|Previous Section||Index||Home Page|
Mr. Laurence Robertson: To ask the Secretary of State for Health what the average wait is for a GP referral to a hospital specialist for a back pain appointment in (a) England and (b) Gloucestershire; what steps he is taking to reduce this waiting time; and if he will make a statement. 
Mr. Hutton: The information requested is not collected. Waiting times are not collected by diagnostic group. General practitioners referrals to out-patient attendance are collected by medical consultant specialty. A patient with back pain may be seen by any one of a number of medical consultants in different specialties, though often to rheumatology or orthopaedics. Within these specialties, we have no further breakdown by diagnostic group.
The NHS Plan sets out the progress we want to make on waiting times over the coming years. Each year these will fall, by the end of 2005 the maximum out-patient waiting time for a first out-patient appointment will be cut to three months. Urgent cases will continue to be treated much faster.
As a step towards achieving the NHS Plan targets, from 1 April a new maximum waiting time of six months has been established for patients waiting for their first out-patient appointments with a medical consultant.
2 Jul 2002 : Column 307W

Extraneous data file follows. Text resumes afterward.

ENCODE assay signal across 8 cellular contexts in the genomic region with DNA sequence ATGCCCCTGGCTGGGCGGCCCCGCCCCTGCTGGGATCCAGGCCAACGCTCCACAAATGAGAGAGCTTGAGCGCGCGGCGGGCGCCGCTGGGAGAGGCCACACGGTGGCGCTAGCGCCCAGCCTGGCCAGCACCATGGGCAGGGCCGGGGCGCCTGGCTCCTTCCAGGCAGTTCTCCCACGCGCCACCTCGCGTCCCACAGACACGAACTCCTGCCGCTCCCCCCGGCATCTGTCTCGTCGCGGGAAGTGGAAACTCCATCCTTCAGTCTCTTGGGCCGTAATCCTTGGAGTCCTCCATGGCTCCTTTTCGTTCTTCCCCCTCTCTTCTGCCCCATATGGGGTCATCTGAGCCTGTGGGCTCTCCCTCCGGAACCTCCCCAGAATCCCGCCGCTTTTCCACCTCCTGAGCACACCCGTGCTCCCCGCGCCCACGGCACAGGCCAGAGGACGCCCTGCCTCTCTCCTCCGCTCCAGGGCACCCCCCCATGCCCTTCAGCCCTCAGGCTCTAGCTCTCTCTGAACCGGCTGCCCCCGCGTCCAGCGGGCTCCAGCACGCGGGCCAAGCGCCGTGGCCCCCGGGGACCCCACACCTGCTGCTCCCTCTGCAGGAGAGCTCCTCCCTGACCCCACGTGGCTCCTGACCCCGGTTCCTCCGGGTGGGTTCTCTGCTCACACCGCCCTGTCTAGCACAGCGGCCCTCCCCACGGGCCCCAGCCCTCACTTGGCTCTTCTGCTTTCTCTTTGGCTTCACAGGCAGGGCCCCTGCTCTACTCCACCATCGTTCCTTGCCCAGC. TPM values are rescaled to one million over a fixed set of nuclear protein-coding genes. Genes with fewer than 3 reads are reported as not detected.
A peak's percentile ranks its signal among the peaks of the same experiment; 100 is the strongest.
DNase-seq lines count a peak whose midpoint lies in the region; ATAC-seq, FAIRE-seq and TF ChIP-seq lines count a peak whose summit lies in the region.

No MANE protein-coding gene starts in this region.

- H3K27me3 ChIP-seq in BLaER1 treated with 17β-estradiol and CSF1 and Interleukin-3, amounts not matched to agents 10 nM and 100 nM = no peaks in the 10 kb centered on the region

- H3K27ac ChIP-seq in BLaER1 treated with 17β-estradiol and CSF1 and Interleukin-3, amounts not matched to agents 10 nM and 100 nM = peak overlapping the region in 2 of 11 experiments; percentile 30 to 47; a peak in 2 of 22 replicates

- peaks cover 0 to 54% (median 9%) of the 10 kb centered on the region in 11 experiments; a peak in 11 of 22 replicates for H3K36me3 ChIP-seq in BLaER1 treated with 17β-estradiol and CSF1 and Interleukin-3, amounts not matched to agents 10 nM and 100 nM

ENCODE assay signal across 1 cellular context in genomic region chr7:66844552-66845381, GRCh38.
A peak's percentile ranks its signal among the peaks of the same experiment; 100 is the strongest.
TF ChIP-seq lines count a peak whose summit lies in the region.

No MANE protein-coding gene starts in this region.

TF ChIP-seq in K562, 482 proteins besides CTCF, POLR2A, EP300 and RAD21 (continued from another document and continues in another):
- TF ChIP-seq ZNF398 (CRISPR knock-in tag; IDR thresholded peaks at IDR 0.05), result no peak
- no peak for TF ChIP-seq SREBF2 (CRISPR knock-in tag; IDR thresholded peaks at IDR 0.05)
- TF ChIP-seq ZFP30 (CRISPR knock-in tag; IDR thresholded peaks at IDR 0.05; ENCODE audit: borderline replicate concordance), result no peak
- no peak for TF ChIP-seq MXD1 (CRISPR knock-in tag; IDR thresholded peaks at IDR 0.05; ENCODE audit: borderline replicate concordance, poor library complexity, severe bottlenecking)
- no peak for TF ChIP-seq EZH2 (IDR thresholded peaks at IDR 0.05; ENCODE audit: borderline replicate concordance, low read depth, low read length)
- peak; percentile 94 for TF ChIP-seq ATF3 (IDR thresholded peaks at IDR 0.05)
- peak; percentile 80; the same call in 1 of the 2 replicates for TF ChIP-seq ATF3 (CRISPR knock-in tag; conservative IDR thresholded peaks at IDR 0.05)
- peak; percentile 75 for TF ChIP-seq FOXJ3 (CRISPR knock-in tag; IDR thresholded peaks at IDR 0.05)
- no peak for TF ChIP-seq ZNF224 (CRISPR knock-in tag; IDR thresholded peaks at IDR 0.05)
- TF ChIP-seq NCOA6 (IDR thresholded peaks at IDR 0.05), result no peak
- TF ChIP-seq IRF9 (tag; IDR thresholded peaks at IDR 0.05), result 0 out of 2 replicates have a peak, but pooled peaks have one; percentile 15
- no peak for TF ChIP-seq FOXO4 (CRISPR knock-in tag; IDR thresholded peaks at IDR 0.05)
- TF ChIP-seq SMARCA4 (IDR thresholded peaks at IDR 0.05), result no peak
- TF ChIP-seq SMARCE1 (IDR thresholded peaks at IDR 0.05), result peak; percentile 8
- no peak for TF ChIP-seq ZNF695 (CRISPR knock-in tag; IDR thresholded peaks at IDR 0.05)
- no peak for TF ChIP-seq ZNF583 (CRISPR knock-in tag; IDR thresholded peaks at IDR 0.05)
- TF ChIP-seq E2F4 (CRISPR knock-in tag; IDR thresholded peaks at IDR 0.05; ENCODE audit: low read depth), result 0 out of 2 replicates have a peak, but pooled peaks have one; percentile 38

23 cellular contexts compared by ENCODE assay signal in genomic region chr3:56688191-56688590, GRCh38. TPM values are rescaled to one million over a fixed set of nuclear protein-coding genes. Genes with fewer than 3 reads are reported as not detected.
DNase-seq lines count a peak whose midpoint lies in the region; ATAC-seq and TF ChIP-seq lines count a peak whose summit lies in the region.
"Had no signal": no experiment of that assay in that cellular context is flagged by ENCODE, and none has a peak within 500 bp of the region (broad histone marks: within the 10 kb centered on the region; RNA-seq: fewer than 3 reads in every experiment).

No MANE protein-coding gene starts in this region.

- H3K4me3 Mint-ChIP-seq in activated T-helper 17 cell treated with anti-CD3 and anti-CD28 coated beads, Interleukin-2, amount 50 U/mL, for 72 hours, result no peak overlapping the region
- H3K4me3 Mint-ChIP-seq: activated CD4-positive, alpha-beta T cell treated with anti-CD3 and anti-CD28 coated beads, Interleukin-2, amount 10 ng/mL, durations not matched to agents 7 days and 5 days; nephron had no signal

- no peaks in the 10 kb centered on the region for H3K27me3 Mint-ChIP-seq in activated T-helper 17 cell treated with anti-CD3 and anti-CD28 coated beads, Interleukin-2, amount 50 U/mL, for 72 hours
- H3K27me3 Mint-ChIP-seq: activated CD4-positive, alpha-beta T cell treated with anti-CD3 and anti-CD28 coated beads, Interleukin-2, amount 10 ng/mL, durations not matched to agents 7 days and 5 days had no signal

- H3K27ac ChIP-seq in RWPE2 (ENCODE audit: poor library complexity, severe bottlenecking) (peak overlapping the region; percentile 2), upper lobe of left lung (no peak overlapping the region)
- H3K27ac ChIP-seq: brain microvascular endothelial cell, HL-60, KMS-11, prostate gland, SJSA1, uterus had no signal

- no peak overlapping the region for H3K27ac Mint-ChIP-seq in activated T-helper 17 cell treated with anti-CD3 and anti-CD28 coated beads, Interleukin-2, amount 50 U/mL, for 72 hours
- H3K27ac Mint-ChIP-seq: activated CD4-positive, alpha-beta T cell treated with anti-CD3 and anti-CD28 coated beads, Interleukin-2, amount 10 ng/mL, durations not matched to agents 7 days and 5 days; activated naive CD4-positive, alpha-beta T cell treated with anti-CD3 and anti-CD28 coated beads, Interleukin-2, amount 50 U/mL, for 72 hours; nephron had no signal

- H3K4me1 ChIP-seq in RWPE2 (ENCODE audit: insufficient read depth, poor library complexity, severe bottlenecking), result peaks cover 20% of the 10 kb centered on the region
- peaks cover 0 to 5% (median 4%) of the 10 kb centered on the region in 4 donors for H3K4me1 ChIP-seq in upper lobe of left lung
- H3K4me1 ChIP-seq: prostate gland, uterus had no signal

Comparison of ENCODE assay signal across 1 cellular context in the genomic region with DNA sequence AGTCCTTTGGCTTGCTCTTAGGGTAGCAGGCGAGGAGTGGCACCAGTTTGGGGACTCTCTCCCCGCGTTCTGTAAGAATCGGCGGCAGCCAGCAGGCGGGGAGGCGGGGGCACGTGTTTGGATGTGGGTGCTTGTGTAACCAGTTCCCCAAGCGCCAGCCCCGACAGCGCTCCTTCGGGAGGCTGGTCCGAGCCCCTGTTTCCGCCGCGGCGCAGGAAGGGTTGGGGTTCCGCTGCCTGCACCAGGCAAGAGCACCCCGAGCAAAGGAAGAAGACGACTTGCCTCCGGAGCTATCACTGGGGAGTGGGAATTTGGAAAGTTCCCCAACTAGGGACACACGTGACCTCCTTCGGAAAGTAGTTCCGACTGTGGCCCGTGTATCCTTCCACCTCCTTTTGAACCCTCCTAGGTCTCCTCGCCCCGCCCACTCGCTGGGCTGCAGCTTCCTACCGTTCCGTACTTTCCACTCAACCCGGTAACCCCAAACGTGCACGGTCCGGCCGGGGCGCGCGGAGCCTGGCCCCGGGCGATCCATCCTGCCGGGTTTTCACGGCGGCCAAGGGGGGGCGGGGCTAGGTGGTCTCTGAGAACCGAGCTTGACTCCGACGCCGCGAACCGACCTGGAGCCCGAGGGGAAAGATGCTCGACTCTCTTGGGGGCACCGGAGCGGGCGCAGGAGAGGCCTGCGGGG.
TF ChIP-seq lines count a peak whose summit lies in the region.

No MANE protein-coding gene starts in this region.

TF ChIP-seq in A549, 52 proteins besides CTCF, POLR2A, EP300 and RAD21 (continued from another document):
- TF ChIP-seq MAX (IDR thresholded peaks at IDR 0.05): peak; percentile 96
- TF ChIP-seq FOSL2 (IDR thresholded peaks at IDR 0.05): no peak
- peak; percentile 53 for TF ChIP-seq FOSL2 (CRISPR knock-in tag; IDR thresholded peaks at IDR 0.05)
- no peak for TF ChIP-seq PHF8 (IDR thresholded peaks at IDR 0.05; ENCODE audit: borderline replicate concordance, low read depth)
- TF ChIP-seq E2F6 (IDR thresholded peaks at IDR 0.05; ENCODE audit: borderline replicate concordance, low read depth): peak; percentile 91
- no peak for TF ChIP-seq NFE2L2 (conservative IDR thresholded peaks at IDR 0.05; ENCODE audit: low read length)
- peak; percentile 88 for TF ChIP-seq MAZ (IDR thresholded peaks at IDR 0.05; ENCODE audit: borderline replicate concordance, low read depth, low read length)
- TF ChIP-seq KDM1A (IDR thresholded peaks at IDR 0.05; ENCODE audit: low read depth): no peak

The "Action On" programmes have been established by the Government as part of the modernisation of the national health service. They are led by the modernisation agency service improvement team. Their aim is to significantly encourage and disseminate best practice, improve access to care and to reduce variations in waiting times in the four specialties with the longest waiting times: cataracts, orthopaedics, ear, nose and throat and dermatology.
Mr. Hancock: To ask the Secretary of State for Health how many infertile couples were seen by specialists in Portsmouth, South in the last three years; how much was spent on fertility treatment in that time; and if he will make a statement. 
Mr. Hancock: To ask the Secretary of State for Health how many people have been awarded lump sum damages payouts for medical malpractice in the last three years, broken down by constituency; how much money has been awarded in each of these years, broken down by constituency; and if he will make a statement. 
Bob Russell: To ask the Secretary of State for Health what arrangements exist to provide eye tests for children of school age; what plans he has to change them; and if he will make a statement. 
Mr. Lammy: All children are entitled to free annual national health service sight tests provided by community based optometrists under the general ophthalmic services scheme. Children with spectacle prescriptions that are altering as they grow, are receiving treatment or who become symptomatic between examinations, may be seen at intervals of less than one year. In some areas health visitors and school nurses undertake sight checks when screening the health of young children. The eye care professions have been reviewing this practice and their report is expected to be available shortly.
2 Jul 2002 : Column 308W